- What is bankruptcy?
Bankruptcy is a formal legal process that allows individuals or businesses to either work out a plan to repay the money over time or to completely eliminate most of their debts. Bankruptcy is a time-honored practice that stems from Article I, Section 8 of the U.S. Constitution. The fundamental goal of the bankruptcy system is to provide relief from burdensome debts and a financial fresh start.
- What is the bankruptcy estate?
When you file a bankruptcy with the Court, a bankruptcy “estate” is created. The estate becomes the technical legal owner of all of your assets, such as your real estate, vehicles, personal property, and financial accounts, including property owned jointly with someone else. You generally retain possession of your assets while the case is proceeding. However, because the estate owns your assets, you are not allowed to sell or transfer any of your assets during the bankruptcy case without first obtaining permission from the bankruptcy trustee and/or judge. For more information, please refer to our article about the bankruptcy estate.
- What is a bankruptcy trustee?
When you file your case, the bankruptcy court usually appoints a “trustee” for your case. The trustee is in charge of administering your assets for the bankruptcy estate. In a Chapter 7 proceeding, the trustee’s main duty is to review all of your assets to determine whether any of your assets could be sold to generate funds to pay your debts. In a Chapter 11, Chapter 12 or Chapter 13 proceeding, the trustee’s main duty is to administer your court-approved payment plan. For more information, please refer to the page about the bankruptcy trustee.
- What’s the difference between secured and unsecured debt?
A debt is “secured: when it is attached to some of your property. A debt can be secured voluntarily with your agreement (such as a mortgage or automobile lien) or involuntarily (such as a court judgment or taxes). Creditors whose debts are secured can generally claim the property (and take it to pay off the debt) in the event of bankruptcy. Unsecured debt is not tied to any type of property.
- Who can file bankruptcy?
With few exceptions, any person or business owing money to a creditor can file a bankruptcy petition. There is no minimum amount of debt required. For individuals, U.S. Citizenship is not required, but the person must have a valid Social Security Number or Tax ID number, which can be obtained from the IRS.
- I have filed bankruptcy before. Can I file bankruptcy again?
The answer depends on when you last filed bankruptcy and what type of bankruptcy you filed. For more information, please see our article about repeat bankruptcy filings.
- Where do I file for bankruptcy?
Bankruptcy is a matter of federal law, so your bankruptcy proceeding is filed in a federal bankruptcy court. The particular court where your bankruptcy case is filed will generally be determined either by your place of residence at the time your case is filed, or the place where your assets are located.
PREPARING FOR BANKRUPTCY
- Which type of bankruptcy should I file?
The type of bankruptcy you file will depend on your particular circumstances, including your employment and financial situation, the types of debts you have, and the nature and extent of your assets. Bankruptcy laws can be complicated, so determining which type of bankruptcy you need should be made with careful thought or the input of a bankruptcy lawyer.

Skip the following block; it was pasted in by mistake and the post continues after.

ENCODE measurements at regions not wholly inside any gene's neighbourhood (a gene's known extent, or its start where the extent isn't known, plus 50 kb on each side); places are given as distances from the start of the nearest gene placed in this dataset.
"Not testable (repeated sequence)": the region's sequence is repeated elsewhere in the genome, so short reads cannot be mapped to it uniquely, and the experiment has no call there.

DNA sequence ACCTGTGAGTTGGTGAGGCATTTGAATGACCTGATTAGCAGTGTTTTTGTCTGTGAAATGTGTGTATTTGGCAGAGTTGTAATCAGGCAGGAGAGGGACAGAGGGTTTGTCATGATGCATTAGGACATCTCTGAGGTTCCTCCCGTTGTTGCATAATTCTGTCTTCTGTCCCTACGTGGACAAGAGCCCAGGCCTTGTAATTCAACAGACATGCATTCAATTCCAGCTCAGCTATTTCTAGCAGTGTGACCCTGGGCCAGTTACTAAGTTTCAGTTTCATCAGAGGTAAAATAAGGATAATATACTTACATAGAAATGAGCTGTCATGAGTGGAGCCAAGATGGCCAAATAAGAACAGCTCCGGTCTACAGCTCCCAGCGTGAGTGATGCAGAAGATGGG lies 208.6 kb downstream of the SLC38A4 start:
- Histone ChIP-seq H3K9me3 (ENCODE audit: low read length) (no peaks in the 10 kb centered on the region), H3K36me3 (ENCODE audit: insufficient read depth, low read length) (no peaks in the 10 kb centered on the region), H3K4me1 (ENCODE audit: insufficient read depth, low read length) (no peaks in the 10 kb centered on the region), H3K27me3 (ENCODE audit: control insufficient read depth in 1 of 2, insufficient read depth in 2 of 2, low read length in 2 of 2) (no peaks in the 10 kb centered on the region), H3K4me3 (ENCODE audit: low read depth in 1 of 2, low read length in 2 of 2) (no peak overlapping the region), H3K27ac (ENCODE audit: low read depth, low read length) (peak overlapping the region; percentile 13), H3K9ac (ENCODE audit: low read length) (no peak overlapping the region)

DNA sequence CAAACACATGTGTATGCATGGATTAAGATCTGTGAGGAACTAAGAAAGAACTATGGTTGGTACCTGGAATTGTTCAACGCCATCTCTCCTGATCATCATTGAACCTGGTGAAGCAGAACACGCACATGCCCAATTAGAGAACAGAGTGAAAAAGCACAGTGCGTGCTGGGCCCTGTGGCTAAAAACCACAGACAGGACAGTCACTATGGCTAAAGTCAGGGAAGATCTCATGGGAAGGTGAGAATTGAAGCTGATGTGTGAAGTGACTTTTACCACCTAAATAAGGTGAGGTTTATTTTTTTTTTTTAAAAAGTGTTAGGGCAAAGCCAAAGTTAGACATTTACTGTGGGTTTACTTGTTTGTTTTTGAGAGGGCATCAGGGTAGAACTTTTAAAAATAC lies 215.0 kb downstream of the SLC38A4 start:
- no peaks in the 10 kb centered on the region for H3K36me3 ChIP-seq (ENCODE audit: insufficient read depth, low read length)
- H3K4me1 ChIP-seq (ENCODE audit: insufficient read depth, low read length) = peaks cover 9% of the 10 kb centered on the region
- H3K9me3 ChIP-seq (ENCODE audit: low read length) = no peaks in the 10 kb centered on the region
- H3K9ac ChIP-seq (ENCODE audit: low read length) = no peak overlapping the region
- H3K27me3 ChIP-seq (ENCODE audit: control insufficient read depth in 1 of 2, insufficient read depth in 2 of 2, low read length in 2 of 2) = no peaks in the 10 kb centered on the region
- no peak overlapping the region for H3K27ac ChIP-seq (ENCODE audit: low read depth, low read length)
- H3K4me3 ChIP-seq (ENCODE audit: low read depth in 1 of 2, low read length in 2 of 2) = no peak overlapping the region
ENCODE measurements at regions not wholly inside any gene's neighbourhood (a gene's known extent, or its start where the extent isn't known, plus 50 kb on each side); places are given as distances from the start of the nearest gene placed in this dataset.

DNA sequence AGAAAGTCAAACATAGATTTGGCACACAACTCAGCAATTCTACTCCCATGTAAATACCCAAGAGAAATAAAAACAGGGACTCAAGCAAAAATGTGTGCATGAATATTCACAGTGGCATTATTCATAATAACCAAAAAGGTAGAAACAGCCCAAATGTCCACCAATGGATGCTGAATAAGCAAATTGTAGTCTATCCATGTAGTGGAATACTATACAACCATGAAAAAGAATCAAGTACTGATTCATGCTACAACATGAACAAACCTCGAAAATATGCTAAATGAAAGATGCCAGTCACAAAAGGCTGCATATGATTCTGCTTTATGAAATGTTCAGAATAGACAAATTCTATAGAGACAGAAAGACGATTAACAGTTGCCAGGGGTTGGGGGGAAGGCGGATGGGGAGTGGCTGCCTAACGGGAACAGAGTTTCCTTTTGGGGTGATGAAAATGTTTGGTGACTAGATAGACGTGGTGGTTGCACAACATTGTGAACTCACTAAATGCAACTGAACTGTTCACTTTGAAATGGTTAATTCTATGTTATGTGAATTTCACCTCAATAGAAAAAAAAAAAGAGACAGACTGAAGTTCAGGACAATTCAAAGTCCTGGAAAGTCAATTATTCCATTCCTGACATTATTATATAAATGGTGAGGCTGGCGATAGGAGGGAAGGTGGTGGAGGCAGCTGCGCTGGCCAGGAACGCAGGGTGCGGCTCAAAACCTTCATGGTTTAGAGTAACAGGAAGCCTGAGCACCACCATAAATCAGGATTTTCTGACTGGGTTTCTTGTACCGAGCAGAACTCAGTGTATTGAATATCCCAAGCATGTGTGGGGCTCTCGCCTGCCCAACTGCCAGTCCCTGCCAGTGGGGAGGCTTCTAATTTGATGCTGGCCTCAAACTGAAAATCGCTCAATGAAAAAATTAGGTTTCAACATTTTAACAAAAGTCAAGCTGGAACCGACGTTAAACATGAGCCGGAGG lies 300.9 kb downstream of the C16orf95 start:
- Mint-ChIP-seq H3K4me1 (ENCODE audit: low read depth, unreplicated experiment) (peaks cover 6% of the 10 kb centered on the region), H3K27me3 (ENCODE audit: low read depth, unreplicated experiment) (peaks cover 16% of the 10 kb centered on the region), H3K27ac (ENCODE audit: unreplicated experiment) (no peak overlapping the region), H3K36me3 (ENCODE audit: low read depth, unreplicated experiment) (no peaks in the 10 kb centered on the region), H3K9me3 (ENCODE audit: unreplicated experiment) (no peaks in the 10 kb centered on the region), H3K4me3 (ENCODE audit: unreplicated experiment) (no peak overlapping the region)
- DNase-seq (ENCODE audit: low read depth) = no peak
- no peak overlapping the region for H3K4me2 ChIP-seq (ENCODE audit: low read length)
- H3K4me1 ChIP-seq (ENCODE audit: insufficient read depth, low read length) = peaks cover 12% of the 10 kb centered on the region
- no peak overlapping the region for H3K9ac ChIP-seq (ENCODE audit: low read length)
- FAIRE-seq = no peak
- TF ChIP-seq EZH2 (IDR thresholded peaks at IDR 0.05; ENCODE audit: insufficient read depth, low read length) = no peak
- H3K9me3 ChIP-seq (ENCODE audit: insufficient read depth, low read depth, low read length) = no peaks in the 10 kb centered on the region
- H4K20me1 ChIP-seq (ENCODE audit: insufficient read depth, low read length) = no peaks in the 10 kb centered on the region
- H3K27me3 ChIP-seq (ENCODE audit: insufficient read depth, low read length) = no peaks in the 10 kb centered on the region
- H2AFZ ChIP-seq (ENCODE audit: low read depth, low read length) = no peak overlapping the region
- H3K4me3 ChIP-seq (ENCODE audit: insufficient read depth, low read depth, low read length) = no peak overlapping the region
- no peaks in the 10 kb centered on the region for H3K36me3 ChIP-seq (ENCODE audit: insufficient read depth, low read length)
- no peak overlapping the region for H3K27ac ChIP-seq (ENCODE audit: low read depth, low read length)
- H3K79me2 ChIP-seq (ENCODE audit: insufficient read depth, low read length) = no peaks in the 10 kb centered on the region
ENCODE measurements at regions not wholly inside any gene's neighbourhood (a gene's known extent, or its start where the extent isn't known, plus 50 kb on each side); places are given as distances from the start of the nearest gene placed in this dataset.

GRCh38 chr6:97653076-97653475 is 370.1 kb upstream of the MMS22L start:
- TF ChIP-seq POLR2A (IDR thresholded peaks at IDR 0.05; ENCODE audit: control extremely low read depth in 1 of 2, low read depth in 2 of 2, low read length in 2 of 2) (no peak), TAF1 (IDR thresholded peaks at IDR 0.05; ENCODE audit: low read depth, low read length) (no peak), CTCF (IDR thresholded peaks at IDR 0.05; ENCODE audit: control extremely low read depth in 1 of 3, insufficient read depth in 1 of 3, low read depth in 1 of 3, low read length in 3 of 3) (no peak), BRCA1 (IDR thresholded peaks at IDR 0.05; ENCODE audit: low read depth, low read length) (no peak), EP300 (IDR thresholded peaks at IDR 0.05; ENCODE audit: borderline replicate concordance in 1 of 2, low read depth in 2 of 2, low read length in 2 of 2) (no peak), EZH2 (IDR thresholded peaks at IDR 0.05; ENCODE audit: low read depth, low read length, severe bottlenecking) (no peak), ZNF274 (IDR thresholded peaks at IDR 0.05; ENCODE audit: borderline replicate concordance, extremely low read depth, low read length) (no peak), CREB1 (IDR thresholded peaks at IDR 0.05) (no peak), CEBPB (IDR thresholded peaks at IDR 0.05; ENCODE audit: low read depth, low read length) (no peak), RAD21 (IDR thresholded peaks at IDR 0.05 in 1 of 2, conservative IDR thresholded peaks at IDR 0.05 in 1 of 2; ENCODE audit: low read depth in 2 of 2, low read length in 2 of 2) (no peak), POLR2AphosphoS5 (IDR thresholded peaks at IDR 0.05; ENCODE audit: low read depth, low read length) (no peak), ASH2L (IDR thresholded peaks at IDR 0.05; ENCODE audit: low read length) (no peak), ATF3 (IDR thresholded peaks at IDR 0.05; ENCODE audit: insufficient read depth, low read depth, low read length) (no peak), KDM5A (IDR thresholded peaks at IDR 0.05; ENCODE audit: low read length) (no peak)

- What is the Credit Counseling class?
With limited exceptions, you are required to complete a bankruptcy Credit Counseling class within 180 days before you can file your bankruptcy case with the court. The classes can be taken in person, by phone or online. There is usually a fee for the class, although the fee may be waived if your income is low enough. The class typically takes 1 to 2 hours to complete. After finishing the class, you receive a “Certificate of Completion”, which must be provided to your attorney for filing with the Court.
For more information, see the page about bankruptcy classes.
- What documents will I need?
The documents required for your case will depend on the circumstances of your case. However, the documents usually include copies of tax returns, bank records, income records, and listings of your assets and creditors.
- I want to avoid including some of my assets in the bankruptcy. Can I sell or give away my assets before I file bankruptcy?
You may transfer assets prior to bankruptcy, but it should be done carefully. You must disclose in your bankruptcy paperwork any assets that you have sold, given away, or otherwise transferred within the two-year period prior to the filing of your bankruptcy case. The bankruptcy trustee will review all those transactions. If the trustee determines that any asset was transferred for less than its fair market value, then the trustee can reverse the transfer. Generally, selling or transferring an asset is not a problem, so long as you receive fair value in exchange, such as selling an asset at its fair market value. Transactions with friends and family will be heavily scrutinized.
- What assets can I keep?
The assets that you can keep in bankruptcy will depend on several factors, including the individual circumstances of your case, your debts, and what exemptions apply to you. “Exemptions” are legal protections that shield certain assets in bankruptcy. The amount of assets you can protect is limited by those exemptions. However, you can usually use exemptions to shield a certain amount of clothing and jewelry, household goods, tools and equipment necessary for your business, and equity in your home and vehicles. Retirement accounts, Social Security payments and unemployment payments are usually entirely protected. For more information, please read our article about bankruptcy exemptions in Oregon.
- Do I have to file bankruptcy on all the accounts I owe, or can I keep some?
You must list all of your debts in your bankruptcy paperwork. However, you may opt to “reaffirm” certain secured debts that are attached to your assets. Even if you do not reaffirm a debt, you should be aware the bankruptcy discharge only eliminates your legal obligation to repay your debts, so the creditor can no longer take any legal action to force you to repay the debt. However, you still have the right to repay your debts, if you choose.